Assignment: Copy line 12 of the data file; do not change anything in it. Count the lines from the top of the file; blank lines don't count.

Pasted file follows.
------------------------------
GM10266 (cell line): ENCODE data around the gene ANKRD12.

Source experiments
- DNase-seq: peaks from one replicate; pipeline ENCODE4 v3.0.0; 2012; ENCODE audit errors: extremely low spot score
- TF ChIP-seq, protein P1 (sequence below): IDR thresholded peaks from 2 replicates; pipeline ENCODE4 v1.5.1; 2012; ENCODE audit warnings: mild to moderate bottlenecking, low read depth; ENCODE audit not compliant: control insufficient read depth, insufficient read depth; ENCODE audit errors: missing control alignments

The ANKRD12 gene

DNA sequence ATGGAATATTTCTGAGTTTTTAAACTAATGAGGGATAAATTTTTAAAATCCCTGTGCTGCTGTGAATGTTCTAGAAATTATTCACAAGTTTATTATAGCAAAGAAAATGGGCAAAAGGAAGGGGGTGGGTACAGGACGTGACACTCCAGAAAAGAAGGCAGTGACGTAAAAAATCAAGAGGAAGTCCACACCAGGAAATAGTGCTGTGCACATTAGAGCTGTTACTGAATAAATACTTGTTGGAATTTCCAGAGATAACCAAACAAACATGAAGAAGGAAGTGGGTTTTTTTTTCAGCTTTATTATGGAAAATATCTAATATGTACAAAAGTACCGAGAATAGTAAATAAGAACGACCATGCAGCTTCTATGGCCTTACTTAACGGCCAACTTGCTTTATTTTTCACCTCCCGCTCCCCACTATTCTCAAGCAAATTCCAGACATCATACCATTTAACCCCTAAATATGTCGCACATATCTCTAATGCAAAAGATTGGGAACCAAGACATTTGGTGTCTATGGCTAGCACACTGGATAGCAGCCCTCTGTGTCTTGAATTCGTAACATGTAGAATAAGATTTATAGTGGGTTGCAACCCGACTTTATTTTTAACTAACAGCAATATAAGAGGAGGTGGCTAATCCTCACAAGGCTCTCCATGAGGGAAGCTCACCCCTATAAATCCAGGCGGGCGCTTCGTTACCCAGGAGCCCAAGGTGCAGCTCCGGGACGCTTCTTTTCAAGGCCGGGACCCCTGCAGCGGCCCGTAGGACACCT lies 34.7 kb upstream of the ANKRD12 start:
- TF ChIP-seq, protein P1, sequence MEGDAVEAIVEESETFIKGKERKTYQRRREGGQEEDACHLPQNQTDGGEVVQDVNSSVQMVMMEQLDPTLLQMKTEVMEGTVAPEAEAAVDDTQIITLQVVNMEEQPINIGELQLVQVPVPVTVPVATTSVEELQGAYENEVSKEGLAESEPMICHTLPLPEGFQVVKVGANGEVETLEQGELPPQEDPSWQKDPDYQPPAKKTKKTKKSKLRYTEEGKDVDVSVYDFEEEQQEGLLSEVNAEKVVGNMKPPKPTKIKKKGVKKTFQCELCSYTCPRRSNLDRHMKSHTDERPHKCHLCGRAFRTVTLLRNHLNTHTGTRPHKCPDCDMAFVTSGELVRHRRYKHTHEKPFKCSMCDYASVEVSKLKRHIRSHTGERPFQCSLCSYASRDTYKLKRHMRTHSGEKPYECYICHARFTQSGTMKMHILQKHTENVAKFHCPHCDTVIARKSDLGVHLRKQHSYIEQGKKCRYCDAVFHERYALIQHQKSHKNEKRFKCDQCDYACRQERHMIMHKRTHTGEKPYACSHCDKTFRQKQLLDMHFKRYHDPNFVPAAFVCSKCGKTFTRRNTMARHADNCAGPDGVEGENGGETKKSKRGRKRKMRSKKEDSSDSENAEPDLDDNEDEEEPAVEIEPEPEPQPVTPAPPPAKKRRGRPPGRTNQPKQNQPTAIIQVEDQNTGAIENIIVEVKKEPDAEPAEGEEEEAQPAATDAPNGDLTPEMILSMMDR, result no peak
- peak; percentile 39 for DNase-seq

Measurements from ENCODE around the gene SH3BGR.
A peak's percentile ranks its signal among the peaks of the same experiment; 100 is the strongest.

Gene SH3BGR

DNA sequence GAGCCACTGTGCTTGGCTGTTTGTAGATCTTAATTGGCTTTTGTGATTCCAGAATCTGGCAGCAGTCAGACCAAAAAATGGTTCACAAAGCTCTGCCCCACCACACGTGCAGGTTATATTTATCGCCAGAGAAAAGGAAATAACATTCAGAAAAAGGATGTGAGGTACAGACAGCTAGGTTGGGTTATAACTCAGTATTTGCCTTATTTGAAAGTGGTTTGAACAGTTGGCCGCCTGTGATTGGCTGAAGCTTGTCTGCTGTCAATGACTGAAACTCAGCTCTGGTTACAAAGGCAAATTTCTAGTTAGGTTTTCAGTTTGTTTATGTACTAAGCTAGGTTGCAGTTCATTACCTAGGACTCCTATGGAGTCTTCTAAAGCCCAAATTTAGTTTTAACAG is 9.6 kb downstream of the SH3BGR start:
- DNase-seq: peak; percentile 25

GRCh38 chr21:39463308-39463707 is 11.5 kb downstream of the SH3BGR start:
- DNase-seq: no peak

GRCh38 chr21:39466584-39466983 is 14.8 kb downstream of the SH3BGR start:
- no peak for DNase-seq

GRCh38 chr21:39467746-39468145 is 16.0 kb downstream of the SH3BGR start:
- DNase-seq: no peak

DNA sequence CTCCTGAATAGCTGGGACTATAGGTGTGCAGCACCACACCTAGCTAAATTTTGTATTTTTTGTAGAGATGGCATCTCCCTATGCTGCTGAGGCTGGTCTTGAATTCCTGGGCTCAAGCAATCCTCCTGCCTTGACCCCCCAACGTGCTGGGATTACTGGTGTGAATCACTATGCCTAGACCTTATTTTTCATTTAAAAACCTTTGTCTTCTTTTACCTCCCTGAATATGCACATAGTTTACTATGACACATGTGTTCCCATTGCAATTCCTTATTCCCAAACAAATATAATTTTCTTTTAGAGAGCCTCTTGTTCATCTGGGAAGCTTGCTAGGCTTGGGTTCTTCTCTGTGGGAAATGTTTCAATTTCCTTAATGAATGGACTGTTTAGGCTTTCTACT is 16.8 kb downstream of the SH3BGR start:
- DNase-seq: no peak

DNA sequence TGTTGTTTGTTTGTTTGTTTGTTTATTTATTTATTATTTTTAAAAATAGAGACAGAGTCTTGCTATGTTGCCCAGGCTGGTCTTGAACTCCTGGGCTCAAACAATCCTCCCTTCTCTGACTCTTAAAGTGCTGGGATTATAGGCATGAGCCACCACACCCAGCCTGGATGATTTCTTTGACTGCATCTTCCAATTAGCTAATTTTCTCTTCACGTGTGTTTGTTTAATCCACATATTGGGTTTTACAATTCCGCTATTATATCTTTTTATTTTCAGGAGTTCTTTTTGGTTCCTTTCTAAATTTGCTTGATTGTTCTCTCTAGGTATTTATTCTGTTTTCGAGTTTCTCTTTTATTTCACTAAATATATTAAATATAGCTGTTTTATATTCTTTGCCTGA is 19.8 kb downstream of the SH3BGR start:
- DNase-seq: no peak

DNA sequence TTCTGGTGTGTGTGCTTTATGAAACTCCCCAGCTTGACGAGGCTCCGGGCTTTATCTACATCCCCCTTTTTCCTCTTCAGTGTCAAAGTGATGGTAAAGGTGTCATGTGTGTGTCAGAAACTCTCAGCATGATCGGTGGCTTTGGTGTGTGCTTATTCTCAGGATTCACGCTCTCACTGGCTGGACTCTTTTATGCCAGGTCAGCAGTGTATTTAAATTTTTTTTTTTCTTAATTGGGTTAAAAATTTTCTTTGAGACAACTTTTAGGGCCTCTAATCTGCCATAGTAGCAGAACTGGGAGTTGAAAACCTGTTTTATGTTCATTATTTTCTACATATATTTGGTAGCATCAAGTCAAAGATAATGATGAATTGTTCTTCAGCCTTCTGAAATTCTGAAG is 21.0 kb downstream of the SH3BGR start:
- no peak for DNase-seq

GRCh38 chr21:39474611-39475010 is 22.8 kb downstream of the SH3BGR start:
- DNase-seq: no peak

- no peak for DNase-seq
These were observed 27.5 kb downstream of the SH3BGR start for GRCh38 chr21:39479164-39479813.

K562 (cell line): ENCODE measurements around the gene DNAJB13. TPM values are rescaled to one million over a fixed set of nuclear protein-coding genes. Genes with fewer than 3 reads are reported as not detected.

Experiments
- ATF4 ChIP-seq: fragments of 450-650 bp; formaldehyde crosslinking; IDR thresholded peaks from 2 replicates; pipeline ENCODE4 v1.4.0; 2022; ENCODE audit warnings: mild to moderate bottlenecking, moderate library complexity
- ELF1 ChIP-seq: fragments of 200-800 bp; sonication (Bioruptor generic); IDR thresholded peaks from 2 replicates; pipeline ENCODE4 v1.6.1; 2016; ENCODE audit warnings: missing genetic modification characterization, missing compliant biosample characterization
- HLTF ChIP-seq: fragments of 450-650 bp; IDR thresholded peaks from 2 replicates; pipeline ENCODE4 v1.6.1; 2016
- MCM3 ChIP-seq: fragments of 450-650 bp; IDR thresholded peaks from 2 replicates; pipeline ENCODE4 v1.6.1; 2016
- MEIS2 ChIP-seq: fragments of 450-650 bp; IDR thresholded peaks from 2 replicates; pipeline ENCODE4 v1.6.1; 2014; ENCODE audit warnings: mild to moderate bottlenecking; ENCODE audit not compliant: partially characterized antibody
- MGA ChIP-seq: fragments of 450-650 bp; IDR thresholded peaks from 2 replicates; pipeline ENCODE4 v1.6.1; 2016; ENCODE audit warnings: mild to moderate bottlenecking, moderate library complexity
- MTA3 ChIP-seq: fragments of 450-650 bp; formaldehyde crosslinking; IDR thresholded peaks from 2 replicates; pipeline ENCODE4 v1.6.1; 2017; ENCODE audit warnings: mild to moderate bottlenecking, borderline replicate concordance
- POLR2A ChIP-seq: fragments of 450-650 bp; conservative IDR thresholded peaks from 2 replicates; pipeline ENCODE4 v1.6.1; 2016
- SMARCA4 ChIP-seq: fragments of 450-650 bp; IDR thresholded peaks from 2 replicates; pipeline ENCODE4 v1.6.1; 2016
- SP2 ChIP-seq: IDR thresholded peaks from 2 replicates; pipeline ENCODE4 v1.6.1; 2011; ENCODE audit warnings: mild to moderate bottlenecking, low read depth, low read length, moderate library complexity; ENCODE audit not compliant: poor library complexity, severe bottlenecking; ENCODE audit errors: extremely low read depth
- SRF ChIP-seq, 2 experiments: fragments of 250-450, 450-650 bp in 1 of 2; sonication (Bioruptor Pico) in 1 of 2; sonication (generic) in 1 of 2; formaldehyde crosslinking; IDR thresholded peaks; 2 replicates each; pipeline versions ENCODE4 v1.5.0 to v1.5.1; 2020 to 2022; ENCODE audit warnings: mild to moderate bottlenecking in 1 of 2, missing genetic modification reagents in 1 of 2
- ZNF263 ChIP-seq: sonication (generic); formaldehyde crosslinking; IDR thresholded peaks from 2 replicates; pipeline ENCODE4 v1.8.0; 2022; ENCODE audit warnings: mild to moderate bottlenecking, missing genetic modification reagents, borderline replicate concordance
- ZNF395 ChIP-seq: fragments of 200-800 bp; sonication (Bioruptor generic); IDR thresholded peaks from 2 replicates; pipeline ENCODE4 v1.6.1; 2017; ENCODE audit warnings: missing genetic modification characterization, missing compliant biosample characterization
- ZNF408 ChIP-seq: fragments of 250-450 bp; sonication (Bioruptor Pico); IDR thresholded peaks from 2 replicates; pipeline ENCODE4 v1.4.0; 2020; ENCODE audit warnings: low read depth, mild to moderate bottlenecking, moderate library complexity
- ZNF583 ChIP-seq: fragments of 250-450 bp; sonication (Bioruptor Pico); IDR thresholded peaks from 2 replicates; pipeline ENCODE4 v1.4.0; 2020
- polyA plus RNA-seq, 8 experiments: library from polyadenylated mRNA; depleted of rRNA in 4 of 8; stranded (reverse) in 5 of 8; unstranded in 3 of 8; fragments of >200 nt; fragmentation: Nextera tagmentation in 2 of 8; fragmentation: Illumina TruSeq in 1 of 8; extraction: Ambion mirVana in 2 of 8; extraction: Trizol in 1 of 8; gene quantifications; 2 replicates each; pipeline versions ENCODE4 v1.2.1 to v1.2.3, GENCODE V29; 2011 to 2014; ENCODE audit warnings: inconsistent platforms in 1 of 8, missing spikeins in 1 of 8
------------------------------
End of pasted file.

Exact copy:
DNA sequence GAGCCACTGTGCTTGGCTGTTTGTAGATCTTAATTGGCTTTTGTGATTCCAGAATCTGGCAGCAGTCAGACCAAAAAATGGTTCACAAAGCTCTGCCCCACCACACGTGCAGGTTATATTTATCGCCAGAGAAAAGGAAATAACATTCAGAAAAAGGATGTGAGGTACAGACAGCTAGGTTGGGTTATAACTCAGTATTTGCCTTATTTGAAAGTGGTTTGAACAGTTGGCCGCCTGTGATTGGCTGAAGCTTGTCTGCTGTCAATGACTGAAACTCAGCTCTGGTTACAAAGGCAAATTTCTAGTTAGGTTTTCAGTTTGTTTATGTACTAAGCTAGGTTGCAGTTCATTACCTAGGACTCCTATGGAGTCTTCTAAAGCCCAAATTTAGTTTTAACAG is 9.6 kb downstream of the SH3BGR start: